I need help on my 2nd serve

Discussion in 'Tennis Tips/Instruction' started by NPham, Dec 28, 2009.

  1. NPham

    NPham New User

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    My first serve is a slice serve and it is good from my opinion but my 2nd serve is a slice serve too but a very weak one and I want it to be a kick serve. I doublefault a lot and I need tips.
     
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  2. NPham

    NPham New User

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    I am also very nervous when I have to do a 2nd serve because I know I have a chance of missing it. I just want a 2nd good consistent serve
     
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  3. Zachol82

    Zachol82 Professional

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    If you want it to be a kick serve, let it be a kick serve!
     
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  4. NPham

    NPham New User

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    What do you mean the only tip for a kick serve is just brush up and i've been trying that. :/
     
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  5. Zachol82

    Zachol82 Professional

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    Oh, sorry I didn't know you were asking for advice on how to perform a kick serve.

    My best advice would be google "how to kick serve" and youtube it for some videos. I have seen several kick serve videos and guides on the internet.

    Oh, and being nervous happens. Just try to relax and swing through the ball with a full service motion. Being afraid to hit the ball usually results in abbreviated strokes, which in turn causes the ball to fly to undesirable areas, hopefully still in your court =X

    Bring out a basket of balls and start serving. Just be patient with it and do this regularly. By the time you serve thousands of balls, you should be more comfortable even during a match.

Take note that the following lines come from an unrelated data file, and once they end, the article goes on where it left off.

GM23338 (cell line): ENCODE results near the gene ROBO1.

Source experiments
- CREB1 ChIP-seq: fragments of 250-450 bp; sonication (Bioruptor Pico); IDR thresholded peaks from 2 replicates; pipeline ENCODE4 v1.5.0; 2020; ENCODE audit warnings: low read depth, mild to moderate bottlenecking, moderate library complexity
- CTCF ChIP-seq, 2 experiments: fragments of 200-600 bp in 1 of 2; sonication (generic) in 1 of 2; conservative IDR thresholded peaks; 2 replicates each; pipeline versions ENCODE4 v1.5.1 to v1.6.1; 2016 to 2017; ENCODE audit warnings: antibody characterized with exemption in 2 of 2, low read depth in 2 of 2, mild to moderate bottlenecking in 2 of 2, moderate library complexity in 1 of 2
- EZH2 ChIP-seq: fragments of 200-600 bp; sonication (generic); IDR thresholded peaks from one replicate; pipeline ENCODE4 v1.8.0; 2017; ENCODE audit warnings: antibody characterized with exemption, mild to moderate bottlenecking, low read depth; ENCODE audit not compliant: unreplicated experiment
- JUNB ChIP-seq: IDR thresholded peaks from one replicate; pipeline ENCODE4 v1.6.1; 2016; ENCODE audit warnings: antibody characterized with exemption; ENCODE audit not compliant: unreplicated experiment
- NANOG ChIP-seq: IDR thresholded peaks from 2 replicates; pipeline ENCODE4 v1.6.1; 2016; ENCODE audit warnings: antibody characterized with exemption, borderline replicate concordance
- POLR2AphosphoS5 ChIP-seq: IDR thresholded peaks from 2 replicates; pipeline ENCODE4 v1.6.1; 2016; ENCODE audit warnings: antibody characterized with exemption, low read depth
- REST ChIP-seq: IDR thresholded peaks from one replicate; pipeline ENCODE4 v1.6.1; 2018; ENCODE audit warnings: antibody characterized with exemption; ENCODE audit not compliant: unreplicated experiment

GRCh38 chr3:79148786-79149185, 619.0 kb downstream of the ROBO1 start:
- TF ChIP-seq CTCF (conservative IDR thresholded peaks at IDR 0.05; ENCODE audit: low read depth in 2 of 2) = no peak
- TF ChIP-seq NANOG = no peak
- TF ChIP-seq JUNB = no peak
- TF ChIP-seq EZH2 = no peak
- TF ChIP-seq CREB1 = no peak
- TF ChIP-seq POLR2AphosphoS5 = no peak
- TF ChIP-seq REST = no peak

Last edited: Dec 28, 2009
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  6. LeeD

    LeeD Bionic Poster

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    Learn the topspin serve first, before the kick. The kick serve swing is radically different than a slice serve swing.
    For the topspin serve, toss OVER your head, but into the court. Don't toss the ball out to your right, for a right hander, like a slice serve. Hit a couple hundred, and see you have to aim higher over the net, to allow for the arc of the ball.
     
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  7. fuzz nation

    fuzz nation Legend

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    Learning those other serves is up to you - a lesson or two with a competent teacher can save you some grief. As I see it, there are a lot more components to the serve than a typical ground stroke, so the trained eye and know-how of a good teacher should help you embrace good habits now instead of having to un-learn bad ones later.

    In terms of your serving now, I've found in my personal experience, along with some high school coaching, that a good reliable service motion is much better maintained if you can hit a bucket of practice serves once a week. Without this frequency of practice, things can easily be a lot more rusty. You sound like you don't trust your motion, so unless you can clean it up with a lesson, it's important that you take the extra time to groove it on your own.

    A good nugget of wisdom that someone once gave me was to make my first and second serves more similar to each other. With less heat or low percentage attempts on my first serves, more of them land. That alone takes a ton of pressure off my second ball just because I don't have to hit one as often. This "nugget" is also saying to go after the second serve with the same deliberate motion as with the first. Otherwise there's no racquet head speed to control the ball well with spin and reliably land it. If you're making an assertive move for your second serve and spinning the ball, you're doing a better job of "telling" it where to go instead of "asking" it like what happens with a half-hearted delivery. You're not looking for an ace, just spinning it and dropping it in the middle of the box. Easy day.
     
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  8. darthpwner

    darthpwner Banned

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    Arch your back, toss further behind your head around 11 o clock for righties, 1 o clock for lefties, and brush up sharply.
     
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  9. hyperthom007

    hyperthom007 New User

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    Remember it is not about the brushing only... You have to in a way press the ball down to the other court. Meaning you try to brush the ball at a smaller angle. Don't just brush it like in a 90 degrees. The ball will be quite hard to come down no matter how much spin you put in...
     
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